Of course, there are also plenty of technologies that remain exclusive to Object Desktop users. For instance, the ability to change all your Windows icons on Windows XP, Windows Vista, or Windows 7 remains exclusive to IconPackager (part of Object Desktop).
The ability to have animated wallpapers on Windows XP, Windows Vista, and Windows 7 remains something that only DeskScapes can do (part of Object Desktop).
And of course, the recently released “Fences” program (part of Object Desktop) is the first and only program for Windows that enables users to organize their windows icons conveniently or simply hide them all in a quick double-click on the desktop.
Seeing is believing
To see why power users have made Object Desktop the first thing they install on their PCs you have to look at some of the things it does today:
With WindowBlinds 7, you finally gain full control over the Windows GUI. There are literally thousands of free skins available for download online that can customize Windows a bit or completely transform the GUI to look like another OS or something completely different.
DeskScapes 3 isn’t just about animated wallpaper anymore. Now, you can take your existing wallpaper and apply a variety of effects for it. This kind of obvious enhancement to Windows is why Object Desktop has remained so popular. Object Desktop isn’t simply about doing cool stuff to your computer but extending Windows in ways that seem obvious in hindsight.
The Tweak series of utilities (TweakVista and Tweak7) give users streamlined access to underlying capabilities of Windows that normally would require scouring the net for registry secrets. For example, Object Desktop users were able to alter their UAC behavior on Windows Vista in ways that are now only now coming to Windows in Windows 7 (which means in Tweak7 we’ve upped the features further).
Impulse is the descendent of Component Manager (right image). While most people were updating programs by sifting through websites looking for “patches” Object Desktop users simply loaded up Component Manager to see what new cool stuff Stardock had developed. Impulse has been steadily building on to these possibilities (which we’ll talk about more at the end of this document).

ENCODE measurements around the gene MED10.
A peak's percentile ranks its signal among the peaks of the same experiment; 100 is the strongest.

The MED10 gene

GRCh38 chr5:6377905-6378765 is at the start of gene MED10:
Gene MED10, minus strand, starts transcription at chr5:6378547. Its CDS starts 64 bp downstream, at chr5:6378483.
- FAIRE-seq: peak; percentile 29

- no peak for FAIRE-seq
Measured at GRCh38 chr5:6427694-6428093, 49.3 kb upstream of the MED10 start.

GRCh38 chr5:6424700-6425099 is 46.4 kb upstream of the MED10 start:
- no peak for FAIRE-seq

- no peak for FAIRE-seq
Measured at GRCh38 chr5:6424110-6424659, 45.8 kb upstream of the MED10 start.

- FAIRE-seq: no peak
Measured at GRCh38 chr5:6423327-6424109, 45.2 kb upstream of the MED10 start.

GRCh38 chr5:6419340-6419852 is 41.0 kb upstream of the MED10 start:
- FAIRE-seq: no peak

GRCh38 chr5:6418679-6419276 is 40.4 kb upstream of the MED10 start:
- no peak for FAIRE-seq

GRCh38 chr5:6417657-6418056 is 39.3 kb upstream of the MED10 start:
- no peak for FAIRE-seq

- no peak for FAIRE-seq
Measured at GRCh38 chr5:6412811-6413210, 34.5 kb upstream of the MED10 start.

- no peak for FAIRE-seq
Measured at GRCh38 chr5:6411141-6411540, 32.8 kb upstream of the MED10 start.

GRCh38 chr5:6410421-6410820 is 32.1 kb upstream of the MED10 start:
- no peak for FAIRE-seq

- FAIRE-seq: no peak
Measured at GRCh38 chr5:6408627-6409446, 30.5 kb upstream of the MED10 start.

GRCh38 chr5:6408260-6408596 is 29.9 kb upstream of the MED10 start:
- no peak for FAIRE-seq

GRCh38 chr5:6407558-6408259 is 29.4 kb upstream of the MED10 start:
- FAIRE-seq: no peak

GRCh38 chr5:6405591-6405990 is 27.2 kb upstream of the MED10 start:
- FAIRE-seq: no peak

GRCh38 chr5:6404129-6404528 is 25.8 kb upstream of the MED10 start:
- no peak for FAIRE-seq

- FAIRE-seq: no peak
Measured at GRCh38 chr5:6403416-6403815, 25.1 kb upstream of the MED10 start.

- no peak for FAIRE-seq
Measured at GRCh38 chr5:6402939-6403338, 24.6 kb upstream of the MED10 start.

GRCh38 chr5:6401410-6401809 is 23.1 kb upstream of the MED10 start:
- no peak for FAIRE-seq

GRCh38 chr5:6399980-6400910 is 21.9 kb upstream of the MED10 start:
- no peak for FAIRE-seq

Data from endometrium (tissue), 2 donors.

Fences, possibly the hottest new desktop utility to be released in the last couple of years. Screenshots don’t do it justice. Fences Pro, available only for Object Desktop users right now, has an additional set of amazing features such as auto-fences and more.
IconPackager is another program that seems so obvious that one wonders why there aren’t dozens of programs like it. But it remains the only program that can take a package of icons and apply them to any version of Windows. The IconPackager format has become the defacto standard for users to pass around sets of icons.
The latest version of IconPackager (always on Object Desktop) lets users change their Windows 7 icons and modify live folders.
WindowBlinds can apply skins that were made for one version of Windows onto Windows 7 and it will automatically adapt the skin on the fly.
The latest version of WindowBlinds can also add textures to the UI. Aero never had so many possibilities.
WindowBlinds also lets you have explorer backgrounds
SkinStudio is the only program available that lets users create their own GUIs for Windows XP, Windows Vista, and Windows 7.
Meanwhile, with the release of Windows 7, Stardock’s labs are full of new features to be added to Object Desktop to take it even further into the future. Power users will soon be able to greatly extend their windows experience in all kinds of ways that will extend their capabilities. With more and more users having high end 3D hardware, multiple PCs they have access to, higher resolution monitors, the possibilities are endless and you will find them on Object Desktop.
To learn more about Object Desktop visit www.objectdesktop.com.